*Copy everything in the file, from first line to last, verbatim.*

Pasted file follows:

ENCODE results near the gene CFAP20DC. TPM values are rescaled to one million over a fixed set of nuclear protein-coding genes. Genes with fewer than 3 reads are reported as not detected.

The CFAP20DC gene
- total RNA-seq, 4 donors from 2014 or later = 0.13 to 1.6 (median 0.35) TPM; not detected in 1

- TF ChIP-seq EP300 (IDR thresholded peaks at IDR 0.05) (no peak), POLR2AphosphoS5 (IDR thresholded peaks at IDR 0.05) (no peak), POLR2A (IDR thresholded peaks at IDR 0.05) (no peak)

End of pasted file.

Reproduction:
ENCODE results near the gene CFAP20DC. TPM values are rescaled to one million over a fixed set of nuclear protein-coding genes. Genes with fewer than 3 reads are reported as not detected.

The CFAP20DC gene
- total RNA-seq, 4 donors from 2014 or later = 0.13 to 1.6 (median 0.35) TPM; not detected in 1

- TF ChIP-seq EP300 (IDR thresholded peaks at IDR 0.05) (no peak), POLR2AphosphoS5 (IDR thresholded peaks at IDR 0.05) (no peak), POLR2A (IDR thresholded peaks at IDR 0.05) (no peak)